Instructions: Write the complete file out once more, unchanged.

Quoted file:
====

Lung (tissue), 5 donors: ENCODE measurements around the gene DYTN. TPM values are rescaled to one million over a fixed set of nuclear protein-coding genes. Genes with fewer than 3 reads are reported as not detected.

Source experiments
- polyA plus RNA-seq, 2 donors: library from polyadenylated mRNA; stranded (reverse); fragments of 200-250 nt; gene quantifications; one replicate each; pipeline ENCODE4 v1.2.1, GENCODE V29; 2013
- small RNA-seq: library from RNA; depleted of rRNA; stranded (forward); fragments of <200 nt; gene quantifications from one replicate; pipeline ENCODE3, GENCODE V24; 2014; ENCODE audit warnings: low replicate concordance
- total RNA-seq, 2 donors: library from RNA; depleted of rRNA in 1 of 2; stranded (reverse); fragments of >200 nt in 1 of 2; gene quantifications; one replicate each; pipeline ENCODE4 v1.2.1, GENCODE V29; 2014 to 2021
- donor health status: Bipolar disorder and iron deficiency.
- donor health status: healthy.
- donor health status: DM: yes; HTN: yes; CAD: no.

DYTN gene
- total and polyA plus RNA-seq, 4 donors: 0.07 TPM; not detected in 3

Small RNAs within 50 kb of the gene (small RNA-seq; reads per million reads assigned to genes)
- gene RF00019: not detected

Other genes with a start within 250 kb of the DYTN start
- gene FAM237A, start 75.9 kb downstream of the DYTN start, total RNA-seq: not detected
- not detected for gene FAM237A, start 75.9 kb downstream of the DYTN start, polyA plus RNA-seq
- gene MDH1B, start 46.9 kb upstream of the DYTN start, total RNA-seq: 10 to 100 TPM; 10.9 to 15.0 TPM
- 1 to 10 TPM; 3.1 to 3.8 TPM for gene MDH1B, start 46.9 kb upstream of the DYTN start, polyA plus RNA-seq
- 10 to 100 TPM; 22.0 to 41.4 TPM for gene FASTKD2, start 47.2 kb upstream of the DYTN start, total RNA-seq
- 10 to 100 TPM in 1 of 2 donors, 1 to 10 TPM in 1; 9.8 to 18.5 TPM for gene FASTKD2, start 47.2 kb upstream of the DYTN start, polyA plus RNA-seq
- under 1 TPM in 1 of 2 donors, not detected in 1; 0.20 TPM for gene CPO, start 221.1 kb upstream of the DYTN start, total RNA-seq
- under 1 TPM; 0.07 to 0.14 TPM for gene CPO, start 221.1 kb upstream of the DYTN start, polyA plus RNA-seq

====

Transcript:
Lung (tissue), 5 donors: ENCODE measurements around the gene DYTN. TPM values are rescaled to one million over a fixed set of nuclear protein-coding genes. Genes with fewer than 3 reads are reported as not detected.

Source experiments
- polyA plus RNA-seq, 2 donors: library from polyadenylated mRNA; stranded (reverse); fragments of 200-250 nt; gene quantifications; one replicate each; pipeline ENCODE4 v1.2.1, GENCODE V29; 2013
- small RNA-seq: library from RNA; depleted of rRNA; stranded (forward); fragments of <200 nt; gene quantifications from one replicate; pipeline ENCODE3, GENCODE V24; 2014; ENCODE audit warnings: low replicate concordance
- total RNA-seq, 2 donors: library from RNA; depleted of rRNA in 1 of 2; stranded (reverse); fragments of >200 nt in 1 of 2; gene quantifications; one replicate each; pipeline ENCODE4 v1.2.1, GENCODE V29; 2014 to 2021
- donor health status: Bipolar disorder and iron deficiency.
- donor health status: healthy.
- donor health status: DM: yes; HTN: yes; CAD: no.

DYTN gene
- total and polyA plus RNA-seq, 4 donors: 0.07 TPM; not detected in 3

Small RNAs within 50 kb of the gene (small RNA-seq; reads per million reads assigned to genes)
- gene RF00019: not detected

Other genes with a start within 250 kb of the DYTN start
- gene FAM237A, start 75.9 kb downstream of the DYTN start, total RNA-seq: not detected
- not detected for gene FAM237A, start 75.9 kb downstream of the DYTN start, polyA plus RNA-seq
- gene MDH1B, start 46.9 kb upstream of the DYTN start, total RNA-seq: 10 to 100 TPM; 10.9 to 15.0 TPM
- 1 to 10 TPM; 3.1 to 3.8 TPM for gene MDH1B, start 46.9 kb upstream of the DYTN start, polyA plus RNA-seq
- 10 to 100 TPM; 22.0 to 41.4 TPM for gene FASTKD2, start 47.2 kb upstream of the DYTN start, total RNA-seq
- 10 to 100 TPM in 1 of 2 donors, 1 to 10 TPM in 1; 9.8 to 18.5 TPM for gene FASTKD2, start 47.2 kb upstream of the DYTN start, polyA plus RNA-seq
- under 1 TPM in 1 of 2 donors, not detected in 1; 0.20 TPM for gene CPO, start 221.1 kb upstream of the DYTN start, total RNA-seq
- under 1 TPM; 0.07 to 0.14 TPM for gene CPO, start 221.1 kb upstream of the DYTN start, polyA plus RNA-seq